Alaska City Uses Zebra Printer to Make Photograph Identification
Zebra announces that city administrators in Skagway, Alaska, use the company's P420i printer to produce identification cards for police officers, senior citizens, juvenile bicycle riders, and others.
“We use the printer to create identification cards for police officers, fire department personnel, and other city employees," said Sheryl Gladden, a clerk with the Skagway Police Department. "All the people who drive tour vehicles that are not considered by state standards to be commercial vehicles need city-issued chauffer permits, as well."
The photo identification cards are also used to identify Skagway's senior citizens, who do not have to pay sales tax on food items at the local grocery store.
Because the city sits on the Canadian border, the cards provide a convenient second form of identification for Skagway officials who need to cross the border on official business. They are also used by Skagway police officers who need to fly with firearms on commercial airlines for business purposes. The Transportation Security Agency provides the police department with a special logo that is placed on the back of the identification cards to denote that the person holding the card is legally authorized to travel with a firearm. The logos can only be used for certain police personnel.
One of the Skagway Police Departments favorite community events is the annual bicycle rodeo, which Gladden describes as a fun bicycle safety class. Children who finish the class are issued a bicycle license.
"The bicycle rodeo cards all have to be made in a short amount of time," Gladden said. "We hook the printer up to a laptop and one person takes pictures while I work the Alpha Card program and print the cards. The kids love watching the whole process."
The Skagway Police Department issued about 55 cards in less than two hours at its most recent bicycle rodeo. Even parents wanted their own bicycle licenses, Gladden says.
Overall, Gladden estimates that she and two other staff members print about 150 cards each year with the Zebra P420i printer, which is designed to simplify card printing through automatic driver configuration, intelligent color optimization, and a special RFID system for ribbon image counter and ribbon low notification.
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AdZone Helps Illinois County Protect Children from Online Predators
AdZone Research announces that the Kane County, Illinois, Sheriffs Department uses the company’s Online Predator Profiling System, or OPPS, to protect children from those who would do them harm. The system is designed to help investigators prevent child abductions, catch sexual predators in a chat room before they victimize a child, and return runaway children to their families.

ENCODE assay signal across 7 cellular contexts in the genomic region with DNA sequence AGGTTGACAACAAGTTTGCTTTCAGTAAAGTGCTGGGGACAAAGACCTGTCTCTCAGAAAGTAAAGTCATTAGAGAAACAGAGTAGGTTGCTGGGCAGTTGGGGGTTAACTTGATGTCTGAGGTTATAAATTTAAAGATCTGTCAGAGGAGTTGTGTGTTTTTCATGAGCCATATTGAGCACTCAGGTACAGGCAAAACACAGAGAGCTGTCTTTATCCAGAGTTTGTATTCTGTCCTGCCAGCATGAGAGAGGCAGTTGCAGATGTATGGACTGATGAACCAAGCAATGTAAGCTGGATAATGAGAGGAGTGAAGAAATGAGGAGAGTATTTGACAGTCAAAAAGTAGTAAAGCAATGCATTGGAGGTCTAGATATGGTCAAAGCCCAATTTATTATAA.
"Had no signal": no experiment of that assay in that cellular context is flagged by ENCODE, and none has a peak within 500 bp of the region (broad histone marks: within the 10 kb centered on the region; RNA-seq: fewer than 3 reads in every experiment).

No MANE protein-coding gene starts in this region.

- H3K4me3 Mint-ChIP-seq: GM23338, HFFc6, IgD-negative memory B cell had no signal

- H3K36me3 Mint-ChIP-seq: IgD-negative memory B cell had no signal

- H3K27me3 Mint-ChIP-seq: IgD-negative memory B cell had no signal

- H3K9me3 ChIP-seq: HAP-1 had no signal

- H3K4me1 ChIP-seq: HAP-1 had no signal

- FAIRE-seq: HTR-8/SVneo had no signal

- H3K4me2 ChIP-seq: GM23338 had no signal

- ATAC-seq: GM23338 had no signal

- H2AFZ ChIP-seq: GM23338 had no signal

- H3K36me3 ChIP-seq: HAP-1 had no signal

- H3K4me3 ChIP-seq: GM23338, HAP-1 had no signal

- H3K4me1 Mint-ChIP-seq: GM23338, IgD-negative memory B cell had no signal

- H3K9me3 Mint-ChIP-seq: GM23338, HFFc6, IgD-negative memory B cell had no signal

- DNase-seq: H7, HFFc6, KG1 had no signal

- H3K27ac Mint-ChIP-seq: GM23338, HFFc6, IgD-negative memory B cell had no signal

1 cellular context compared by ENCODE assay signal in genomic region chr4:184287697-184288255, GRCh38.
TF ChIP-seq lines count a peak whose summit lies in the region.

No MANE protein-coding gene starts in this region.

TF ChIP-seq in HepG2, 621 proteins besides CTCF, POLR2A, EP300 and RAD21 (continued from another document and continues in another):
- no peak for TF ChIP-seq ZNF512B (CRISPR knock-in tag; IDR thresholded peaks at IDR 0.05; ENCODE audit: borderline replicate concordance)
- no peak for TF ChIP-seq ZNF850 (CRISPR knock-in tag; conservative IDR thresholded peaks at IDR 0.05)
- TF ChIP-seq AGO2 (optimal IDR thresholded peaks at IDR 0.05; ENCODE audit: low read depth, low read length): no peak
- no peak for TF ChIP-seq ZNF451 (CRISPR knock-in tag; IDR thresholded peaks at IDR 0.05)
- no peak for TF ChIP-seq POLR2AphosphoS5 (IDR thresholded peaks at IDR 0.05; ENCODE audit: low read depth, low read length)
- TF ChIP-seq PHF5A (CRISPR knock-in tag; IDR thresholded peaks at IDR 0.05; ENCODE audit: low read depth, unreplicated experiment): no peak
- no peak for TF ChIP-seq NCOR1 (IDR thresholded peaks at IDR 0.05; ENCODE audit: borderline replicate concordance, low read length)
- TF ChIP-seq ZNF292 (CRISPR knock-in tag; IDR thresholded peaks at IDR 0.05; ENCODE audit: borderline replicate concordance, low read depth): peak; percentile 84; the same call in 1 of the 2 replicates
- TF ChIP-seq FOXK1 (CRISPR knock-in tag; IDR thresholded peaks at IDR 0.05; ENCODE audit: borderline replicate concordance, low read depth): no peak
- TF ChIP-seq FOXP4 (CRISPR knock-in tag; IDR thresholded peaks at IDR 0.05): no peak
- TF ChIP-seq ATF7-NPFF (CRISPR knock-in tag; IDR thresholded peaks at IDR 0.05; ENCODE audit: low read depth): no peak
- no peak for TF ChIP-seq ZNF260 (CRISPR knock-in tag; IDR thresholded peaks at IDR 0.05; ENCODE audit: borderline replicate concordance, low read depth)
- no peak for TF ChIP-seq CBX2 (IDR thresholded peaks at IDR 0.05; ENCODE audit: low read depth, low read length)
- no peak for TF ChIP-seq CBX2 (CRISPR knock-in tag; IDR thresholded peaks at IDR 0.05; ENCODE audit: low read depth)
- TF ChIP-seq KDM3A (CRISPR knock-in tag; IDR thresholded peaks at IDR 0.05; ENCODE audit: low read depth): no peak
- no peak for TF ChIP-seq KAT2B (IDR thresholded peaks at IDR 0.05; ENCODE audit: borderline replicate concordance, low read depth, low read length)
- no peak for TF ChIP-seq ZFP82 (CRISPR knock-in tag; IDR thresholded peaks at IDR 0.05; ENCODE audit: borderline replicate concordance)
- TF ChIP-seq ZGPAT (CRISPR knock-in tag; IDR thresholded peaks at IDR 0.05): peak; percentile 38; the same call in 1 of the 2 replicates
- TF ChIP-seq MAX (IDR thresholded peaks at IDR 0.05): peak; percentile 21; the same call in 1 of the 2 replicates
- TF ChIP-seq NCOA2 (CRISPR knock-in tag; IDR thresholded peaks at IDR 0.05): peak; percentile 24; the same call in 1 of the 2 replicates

"Having been designed from an investigators perspective, the OPPS system provides us in Kane County with an up-to-date, searchable database and the ability to access the data in a variety of contexts," said Detective Keith Smith. "In addition to the office, the system is also accessible for our officers in squad cars with laptop capability, as well as those on motorcycles. Were also interested in accessing AdZone's Fast Report, specifically to help in the hunt for missing children.
"Using OPPS is as easy as checking your e-mail or logging onto the Internet," Smith continued. "With no software to install, OPPS uses the technology contained in your Internet browser to provide context specific, up-to-date conversations between multiple sources in a variety of settings that span chat rooms and venues. This data, obtained from the OPPS data servers that run 24 hours a day, seven days a week, is continuously being collected and updated."
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Arizona County Partners with CTA to Create Wireless Network
Pima County, Arizona, has contracted with CTA Communications Inc. to provide professional consulting services for establishing the Pima County Wireless Integrated Network (PCWIN). The regional network will be designed to allow 31 public safety and government agencies in the county located along the United States-Mexico border to communicate in their own jurisdictions and with other agencies in emergencies.
The first of the PCWIN contract’s five phases directs CTA to study existing public safety communications systems in Pima County, the city of Tucson, and other local, federal, and tribal jurisdictions that will be included in the integrated network or communicate within it. This is a preliminary step to developing an engineering plan to bring the many agencies into a coherent communications network that will blanket the county’s 10,000 square miles and its 130 miles of international border. The coverage area is home to 850,000 people.
In subsequent phases, CTA will help the county select an integrator and install, implement, and test the new system.
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